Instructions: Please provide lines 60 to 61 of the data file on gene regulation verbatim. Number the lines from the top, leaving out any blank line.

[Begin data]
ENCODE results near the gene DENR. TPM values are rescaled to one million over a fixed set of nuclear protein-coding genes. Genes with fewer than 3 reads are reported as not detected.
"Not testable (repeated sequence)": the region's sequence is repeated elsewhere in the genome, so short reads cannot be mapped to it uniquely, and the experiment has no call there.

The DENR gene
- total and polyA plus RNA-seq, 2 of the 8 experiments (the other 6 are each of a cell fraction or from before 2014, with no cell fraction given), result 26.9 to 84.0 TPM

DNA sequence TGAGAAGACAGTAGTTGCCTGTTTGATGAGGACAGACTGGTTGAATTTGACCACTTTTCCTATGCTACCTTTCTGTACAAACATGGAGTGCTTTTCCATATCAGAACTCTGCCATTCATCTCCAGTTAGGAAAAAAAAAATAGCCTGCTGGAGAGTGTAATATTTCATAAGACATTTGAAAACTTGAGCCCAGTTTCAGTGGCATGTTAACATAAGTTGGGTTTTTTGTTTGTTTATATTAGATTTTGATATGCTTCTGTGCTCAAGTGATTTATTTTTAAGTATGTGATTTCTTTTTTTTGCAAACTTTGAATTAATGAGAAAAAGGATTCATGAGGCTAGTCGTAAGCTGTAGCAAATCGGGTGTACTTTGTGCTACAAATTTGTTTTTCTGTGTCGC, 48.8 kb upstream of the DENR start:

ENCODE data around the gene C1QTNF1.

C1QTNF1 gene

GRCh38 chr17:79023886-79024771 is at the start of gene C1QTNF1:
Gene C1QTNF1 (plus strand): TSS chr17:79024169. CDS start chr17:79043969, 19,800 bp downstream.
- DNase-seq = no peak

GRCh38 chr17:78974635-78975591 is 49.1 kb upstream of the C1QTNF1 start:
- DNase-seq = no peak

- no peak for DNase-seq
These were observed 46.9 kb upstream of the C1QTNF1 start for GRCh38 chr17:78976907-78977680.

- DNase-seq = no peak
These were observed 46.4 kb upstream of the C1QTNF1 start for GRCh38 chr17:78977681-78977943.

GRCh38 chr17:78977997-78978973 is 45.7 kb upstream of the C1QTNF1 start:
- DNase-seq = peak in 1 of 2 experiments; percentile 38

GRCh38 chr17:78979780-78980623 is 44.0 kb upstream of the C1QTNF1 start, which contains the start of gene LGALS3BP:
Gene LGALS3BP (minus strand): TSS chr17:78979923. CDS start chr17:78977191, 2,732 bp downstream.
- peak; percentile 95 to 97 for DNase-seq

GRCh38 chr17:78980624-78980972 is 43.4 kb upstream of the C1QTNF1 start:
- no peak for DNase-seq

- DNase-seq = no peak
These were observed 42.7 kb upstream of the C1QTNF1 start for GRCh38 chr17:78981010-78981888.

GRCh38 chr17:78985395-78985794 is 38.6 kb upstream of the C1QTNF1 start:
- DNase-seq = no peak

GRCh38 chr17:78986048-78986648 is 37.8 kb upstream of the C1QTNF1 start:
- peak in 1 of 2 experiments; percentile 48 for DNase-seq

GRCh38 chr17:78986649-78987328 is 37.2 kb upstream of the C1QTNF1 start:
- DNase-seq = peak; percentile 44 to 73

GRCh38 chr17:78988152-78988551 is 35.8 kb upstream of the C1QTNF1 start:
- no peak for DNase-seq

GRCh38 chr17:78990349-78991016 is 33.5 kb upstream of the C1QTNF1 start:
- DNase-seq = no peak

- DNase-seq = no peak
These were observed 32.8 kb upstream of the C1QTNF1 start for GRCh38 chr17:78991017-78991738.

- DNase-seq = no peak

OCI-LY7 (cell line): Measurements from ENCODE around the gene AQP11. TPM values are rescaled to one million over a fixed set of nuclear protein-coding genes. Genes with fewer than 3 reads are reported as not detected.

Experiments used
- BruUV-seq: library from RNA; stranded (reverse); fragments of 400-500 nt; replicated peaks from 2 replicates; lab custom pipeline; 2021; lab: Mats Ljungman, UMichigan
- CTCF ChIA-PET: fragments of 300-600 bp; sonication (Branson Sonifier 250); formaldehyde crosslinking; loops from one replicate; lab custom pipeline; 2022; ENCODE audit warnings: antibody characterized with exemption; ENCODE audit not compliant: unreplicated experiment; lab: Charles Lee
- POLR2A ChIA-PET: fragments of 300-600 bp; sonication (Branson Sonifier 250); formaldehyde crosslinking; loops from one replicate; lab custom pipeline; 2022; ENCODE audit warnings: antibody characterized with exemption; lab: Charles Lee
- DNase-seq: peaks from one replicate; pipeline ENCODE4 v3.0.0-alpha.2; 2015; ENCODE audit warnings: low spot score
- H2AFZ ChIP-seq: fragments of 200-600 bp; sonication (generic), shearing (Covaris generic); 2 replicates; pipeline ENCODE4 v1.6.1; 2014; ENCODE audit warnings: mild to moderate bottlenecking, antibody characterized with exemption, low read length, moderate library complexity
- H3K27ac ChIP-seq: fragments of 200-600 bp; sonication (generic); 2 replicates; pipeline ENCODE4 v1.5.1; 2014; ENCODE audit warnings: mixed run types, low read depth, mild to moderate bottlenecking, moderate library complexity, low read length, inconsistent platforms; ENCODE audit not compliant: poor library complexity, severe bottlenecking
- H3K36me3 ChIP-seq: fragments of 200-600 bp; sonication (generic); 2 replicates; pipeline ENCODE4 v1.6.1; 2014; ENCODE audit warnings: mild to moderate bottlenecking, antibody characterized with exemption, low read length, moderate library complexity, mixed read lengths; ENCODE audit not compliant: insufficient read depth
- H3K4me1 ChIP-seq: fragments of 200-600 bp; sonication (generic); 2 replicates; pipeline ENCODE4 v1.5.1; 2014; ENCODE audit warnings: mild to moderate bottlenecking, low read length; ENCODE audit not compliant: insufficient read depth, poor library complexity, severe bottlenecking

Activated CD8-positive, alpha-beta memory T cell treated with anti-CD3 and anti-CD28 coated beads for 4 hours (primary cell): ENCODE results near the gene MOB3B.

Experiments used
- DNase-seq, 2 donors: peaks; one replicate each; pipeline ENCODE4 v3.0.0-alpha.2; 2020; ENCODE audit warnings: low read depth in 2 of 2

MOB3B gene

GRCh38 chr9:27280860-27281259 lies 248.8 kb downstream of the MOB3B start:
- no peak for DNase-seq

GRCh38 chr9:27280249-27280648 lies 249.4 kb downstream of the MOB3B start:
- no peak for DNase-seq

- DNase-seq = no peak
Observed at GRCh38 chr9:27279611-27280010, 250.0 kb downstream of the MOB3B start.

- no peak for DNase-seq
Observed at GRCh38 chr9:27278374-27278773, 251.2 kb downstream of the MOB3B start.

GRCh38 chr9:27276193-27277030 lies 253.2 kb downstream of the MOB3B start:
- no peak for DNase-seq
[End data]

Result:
Observed at GRCh38 chr9:27278374-27278773, 251.2 kb downstream of the MOB3B start.

GRCh38 chr9:27276193-27277030 lies 253.2 kb downstream of the MOB3B start: